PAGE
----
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  1. #1

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    DIY Vertical Print Washer

    For what it is worth I thought I would post my version of a DIY Vertical Print Washer. I have built two units, a 16x20 and a 11x14.

    The washers do not provided segregated compartments but provide maximum diffusion potential combined with a water inflow and outflow (in bottom out top or vice versa).

    The tanks are aquariums made of non-tempered glass so that I could drill the holes for the in and outflow piping. The dividers are made from a sheet of plastic lattice. The dividers are held in place by "wire management duct" that I cut in half and then siliconed to the end walls. Since the dividers actually float when the washer is full I had to add the small pipe that runs along the top at either end to keep them in place.

    The 16 x 20 uses a 24"L x 12D x 16H 20 gallon tank and the total cost of the washer was about $110 Cdn.

    The 11 x 14 uses a 20"L x 10D x 12H 10 gallon tank and the total cost of the washer was about $80 Cdn.

    Both washers use washing machine hoses for the in and out flow hoses.

    Todd
    Depending on the in flow rate the washer can anywhere from 1/2 to 4 1/2 changes per hour.
    Attached Thumbnails Attached Thumbnails DSCN1908.jpg   DSCN1904.jpg   DSCN1906.jpg   DSCN1905.jpg   DSCN1912.jpg  


  2. #2
    donbga's Avatar
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    Quote Originally Posted by Todd Barlow
    For what it is worth I thought I would post my version of a DIY Vertical Print Washer. I have built two units, a 16x20 and a 11x14.
    Todd,

    Very impressive!

    Don Bryant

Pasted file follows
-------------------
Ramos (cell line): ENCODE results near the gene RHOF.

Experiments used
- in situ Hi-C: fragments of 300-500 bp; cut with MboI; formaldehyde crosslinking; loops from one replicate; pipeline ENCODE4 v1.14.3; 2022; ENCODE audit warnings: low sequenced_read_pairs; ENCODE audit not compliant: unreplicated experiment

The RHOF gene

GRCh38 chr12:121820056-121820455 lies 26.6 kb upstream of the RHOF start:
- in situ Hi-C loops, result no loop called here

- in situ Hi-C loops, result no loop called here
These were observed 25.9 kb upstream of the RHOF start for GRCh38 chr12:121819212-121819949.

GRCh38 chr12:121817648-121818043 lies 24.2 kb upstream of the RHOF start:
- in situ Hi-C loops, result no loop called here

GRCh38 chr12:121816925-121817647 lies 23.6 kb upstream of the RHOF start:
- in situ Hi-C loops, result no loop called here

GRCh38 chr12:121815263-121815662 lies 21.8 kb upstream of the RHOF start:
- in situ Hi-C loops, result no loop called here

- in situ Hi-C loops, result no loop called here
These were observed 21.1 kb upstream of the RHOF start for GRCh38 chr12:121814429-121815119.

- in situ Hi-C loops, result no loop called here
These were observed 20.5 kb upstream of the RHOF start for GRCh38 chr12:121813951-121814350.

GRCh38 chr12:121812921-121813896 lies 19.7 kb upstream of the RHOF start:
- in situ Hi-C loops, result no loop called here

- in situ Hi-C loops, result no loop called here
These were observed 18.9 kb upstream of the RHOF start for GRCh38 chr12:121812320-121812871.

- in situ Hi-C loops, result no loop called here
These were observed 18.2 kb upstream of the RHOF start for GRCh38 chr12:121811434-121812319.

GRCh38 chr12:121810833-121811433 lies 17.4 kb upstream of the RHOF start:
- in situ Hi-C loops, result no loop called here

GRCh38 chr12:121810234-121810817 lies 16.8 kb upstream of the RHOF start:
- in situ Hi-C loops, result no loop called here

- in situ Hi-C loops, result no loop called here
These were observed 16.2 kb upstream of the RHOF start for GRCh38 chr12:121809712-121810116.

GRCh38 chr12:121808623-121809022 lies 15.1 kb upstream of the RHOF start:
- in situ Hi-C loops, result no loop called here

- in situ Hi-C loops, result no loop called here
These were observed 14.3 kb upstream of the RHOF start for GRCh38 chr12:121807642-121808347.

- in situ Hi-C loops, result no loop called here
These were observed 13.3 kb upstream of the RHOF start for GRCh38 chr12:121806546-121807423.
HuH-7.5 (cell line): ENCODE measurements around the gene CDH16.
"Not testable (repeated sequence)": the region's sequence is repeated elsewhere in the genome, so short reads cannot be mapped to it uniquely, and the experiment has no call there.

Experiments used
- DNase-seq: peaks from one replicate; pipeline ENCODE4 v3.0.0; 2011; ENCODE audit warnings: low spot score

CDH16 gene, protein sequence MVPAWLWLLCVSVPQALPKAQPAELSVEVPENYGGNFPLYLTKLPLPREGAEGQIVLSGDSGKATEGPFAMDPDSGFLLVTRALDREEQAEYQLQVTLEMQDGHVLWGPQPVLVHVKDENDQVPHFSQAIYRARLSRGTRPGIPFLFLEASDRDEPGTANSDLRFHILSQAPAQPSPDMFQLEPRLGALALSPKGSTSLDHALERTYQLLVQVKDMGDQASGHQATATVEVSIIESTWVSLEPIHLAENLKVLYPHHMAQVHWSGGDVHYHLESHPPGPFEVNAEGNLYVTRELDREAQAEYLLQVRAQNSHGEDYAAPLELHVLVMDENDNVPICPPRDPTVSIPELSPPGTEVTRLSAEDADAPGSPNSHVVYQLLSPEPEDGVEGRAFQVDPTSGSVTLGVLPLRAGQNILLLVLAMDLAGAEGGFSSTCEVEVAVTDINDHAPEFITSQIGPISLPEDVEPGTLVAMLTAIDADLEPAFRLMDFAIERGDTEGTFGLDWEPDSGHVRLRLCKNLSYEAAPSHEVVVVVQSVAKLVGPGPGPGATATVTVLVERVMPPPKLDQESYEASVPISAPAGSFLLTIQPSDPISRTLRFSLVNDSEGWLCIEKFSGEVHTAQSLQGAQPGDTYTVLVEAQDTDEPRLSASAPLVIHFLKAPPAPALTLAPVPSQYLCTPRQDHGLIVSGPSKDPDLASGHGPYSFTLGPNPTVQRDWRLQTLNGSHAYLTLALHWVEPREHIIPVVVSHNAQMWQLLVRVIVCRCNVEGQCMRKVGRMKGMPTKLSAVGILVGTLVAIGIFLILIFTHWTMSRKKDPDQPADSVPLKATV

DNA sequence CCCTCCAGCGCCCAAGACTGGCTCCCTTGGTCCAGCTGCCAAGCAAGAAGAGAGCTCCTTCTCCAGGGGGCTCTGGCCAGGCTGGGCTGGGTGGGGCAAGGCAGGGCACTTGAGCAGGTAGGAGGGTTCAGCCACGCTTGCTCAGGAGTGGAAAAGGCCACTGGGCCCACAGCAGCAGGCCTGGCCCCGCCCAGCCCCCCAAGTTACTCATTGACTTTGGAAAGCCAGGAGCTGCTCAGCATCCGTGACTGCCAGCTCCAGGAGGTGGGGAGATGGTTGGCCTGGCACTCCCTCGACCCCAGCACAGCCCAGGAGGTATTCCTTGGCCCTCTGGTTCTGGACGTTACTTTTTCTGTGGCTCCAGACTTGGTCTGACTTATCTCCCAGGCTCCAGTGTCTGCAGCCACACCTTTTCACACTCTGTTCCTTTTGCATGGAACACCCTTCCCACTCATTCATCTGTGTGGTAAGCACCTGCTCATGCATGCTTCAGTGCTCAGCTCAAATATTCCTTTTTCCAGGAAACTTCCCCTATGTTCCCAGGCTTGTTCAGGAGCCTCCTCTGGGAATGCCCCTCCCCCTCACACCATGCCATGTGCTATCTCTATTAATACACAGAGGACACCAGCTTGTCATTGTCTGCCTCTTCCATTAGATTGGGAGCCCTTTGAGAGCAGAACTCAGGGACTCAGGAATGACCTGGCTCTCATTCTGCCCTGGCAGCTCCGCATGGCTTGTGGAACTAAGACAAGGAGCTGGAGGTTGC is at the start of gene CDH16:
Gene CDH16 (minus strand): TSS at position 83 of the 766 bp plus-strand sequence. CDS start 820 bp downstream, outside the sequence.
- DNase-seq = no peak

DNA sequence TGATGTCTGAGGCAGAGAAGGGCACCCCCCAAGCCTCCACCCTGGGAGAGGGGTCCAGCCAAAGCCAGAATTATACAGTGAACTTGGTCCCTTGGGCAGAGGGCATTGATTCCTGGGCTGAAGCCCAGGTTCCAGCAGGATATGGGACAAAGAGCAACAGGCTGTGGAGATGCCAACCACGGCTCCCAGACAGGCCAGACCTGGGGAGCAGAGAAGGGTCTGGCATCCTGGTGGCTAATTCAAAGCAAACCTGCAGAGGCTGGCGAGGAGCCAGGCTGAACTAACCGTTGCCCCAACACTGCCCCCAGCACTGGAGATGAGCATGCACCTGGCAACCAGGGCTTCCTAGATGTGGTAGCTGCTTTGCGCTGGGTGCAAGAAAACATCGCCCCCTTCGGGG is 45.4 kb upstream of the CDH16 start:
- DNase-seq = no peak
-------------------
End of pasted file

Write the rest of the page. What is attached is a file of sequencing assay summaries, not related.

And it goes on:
3. #3

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    very nice work.

  4. #4

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    Totally Nifty!
    "Never assume that children will remain where you last saw them." --From the Lawn*Boy Operator's Manual

  5. #5
    Max Power's Avatar
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    Todd,
    Sincere thanks for posting this...I have been mulling over some ideas for a home-made print washer for a few weeks now, and you have given me some fresh ideas.

    Cheers mate!

    Kent
    Max Power, he's the man who's name you'd love to touch! But you mustn't touch! His name sounds good in your ear, but when you say it, you mustn't fear! 'Cause his name can be said by anyone!

  6. #6

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    Hi Todd,

    those are interesting dividers. I wish I found material alike for my washer.

    I ended up using plexi screens, kept in position by fiberglass dividers:


  7. #7

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    What is the plastic lattice originally designed for? I like it a lot, but I don't think I've seen it for sale. Is it a gardening item?

    How do you drill holes in glass?

  8. #8

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    The plastic lattice is a substitute for the pressure treated or cedar varieties as it is low / no maintenance. It gets used for all the regular uses such as privacy fencing, the top foot or so of a regular fence and I have seen it used as a trellis as well.

    To cut the holes I bought a ceramic tile / glass 1/2" OD drill bit. It was a kit that came with a drilling template. Once the template was mounted with some clamps I set the tank over the sink and directed a water hose over the area being cut and started to drill with my cordless drill and it took about 2-3 minutes to cut through (make sure you ease up as you get close to breaking through).

  9. #9

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    Nice work and some great ideas Todd. Thanks for posting.

    --John

  10. #10

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    Good job! I imagine that the lattice would act to eliminate or at least minimize the tendency of one side of washing prints to stick to one of the sides. As far as cross-contamination, Versalab used to have a technical piece on how it's just not an issue if prints are pre-rinsed before they go into the washer. I have looked but don't see it on their website anymore. I have an old, but I think second generation design, East Street washer that uses for print separators wire bent into inverted u-shapes with the legs stuck into little holes in the bottom of the washer. (I once had a first generation design East Street washer. It was the only washer I've ever had with solid plexi dividers where the prints didn't cling to one or the other side, this because the bottom was drilled with dozens of tiny holes drilled diagonally in alternate directions.Each print hovered nicely in the middle of its slot. I wish I still had it.)

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